Justin: For the first time since Andre the Giant battled Killer Khan, we get a WWE stretcher match. Brock gets a huge pop here as the Charlotte crowd is still rocking. The match got off to a fast start and ended up being a pretty fun brawl. There were lots of stiff shots with stretcher boards and other various weapons. One cool spot was when Brock started choking out Show with a camera cable. He then loaded him on the stretcher, but when he tried to push him across the line, the cable saved Show as it was still wrapped around his neck. As always, Lesnar was full of energy and all over the place throughout the match. Another cool bump was when Show fell backwards off the apron and landed hard onto the stretcher. The crowd was really hot at this point, and they got even louder when Rey Mysterio showed up looking for revenge. Rey would land the 619 but Show was able to fight him off. Still, the distraction allowed Brock to head backstage for a moment. He emerged minutes later careening to the ring on a fork lift. Brock pulled up to the ring, hopped out and dove off the fork lift and onto Show in the ring. He dropped Show with a suplex and an F5 before loaded him onto the fork lift and driving him across the line for the win. This was a really fun match and the crowd seemed to agree. The fork lift spot was neat because it called back to Tazz and Cole’s discussion on Smackdown regarding Show’s size. Brock’s matches were always energetic and he and Show had some nice chemistry. The war between them was still not over, however, and they would continue to battle throughout 2003. Grade: 3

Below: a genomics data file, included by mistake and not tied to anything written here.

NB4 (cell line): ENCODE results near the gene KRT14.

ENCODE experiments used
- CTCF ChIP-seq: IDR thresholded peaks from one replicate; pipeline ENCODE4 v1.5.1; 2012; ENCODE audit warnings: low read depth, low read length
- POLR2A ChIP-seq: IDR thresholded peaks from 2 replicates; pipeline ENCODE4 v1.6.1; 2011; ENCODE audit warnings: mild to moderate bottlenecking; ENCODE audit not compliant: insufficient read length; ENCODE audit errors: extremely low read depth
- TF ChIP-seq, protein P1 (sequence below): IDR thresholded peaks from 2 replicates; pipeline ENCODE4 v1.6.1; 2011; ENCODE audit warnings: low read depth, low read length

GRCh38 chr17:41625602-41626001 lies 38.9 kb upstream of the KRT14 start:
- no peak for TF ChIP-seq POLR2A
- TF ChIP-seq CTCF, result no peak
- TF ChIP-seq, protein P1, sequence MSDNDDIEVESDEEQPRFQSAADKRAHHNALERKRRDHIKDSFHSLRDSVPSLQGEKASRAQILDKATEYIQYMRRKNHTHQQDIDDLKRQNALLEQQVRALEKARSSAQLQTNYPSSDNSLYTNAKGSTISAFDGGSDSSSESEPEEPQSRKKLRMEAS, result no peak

Scott: Scott: This show goes back and forth for me. We have the great ladder match, an incredibly hot bikini challenge with clearly the two hottest women in the promotion right now, and a very entertaining main event. On the other hand the rest of the matches are pretty boring. Triple H/Nash brought nothing to the table, as it was seven minutes of Nash killing him then the DQ. The six man opener wasn’t bad but forgotten by the end of the night. A new heel tag team gets a win but the match itself isn’t much. It was nice to see the Intercontinental Title back but the chicanery by Christian deflated the crowd somewhat. Undertaker takes the show off, but really he wasn’t doing anything that great anyway. I definitely think Goldberg should have been on this show as he won the big match against Rock at Backlash, and then starts a feud with Chris Jericho on Raw, but they do nothing really with it here. The two shows have their flaws and their strengths. Raw is carried by big time names, but for the most part the workrate is pretty awful. On Smackdown you have a lot of youth and great workrate but maybe the fans haven’t taken to some of the new names yet. Really on paper Triple H may have the more high profile title matches but Brock Lesnar’s title matches have been better to watch. Even his match with a very green John Cena at Backlash was entertaining. This show in general is mostly remembered for the Ladder match and the bikini challenge. However the main event is pretty entertaining and the Austin/Bischoff clips were good. Oh one final note. Give Austin credit for being a professional by working with a guy who he probably still wants to punch in the face for firing him like a coward in 1995. I look at this show and I still don’t know what to make of it, so I’ll grade it down the middle. Final Grade: C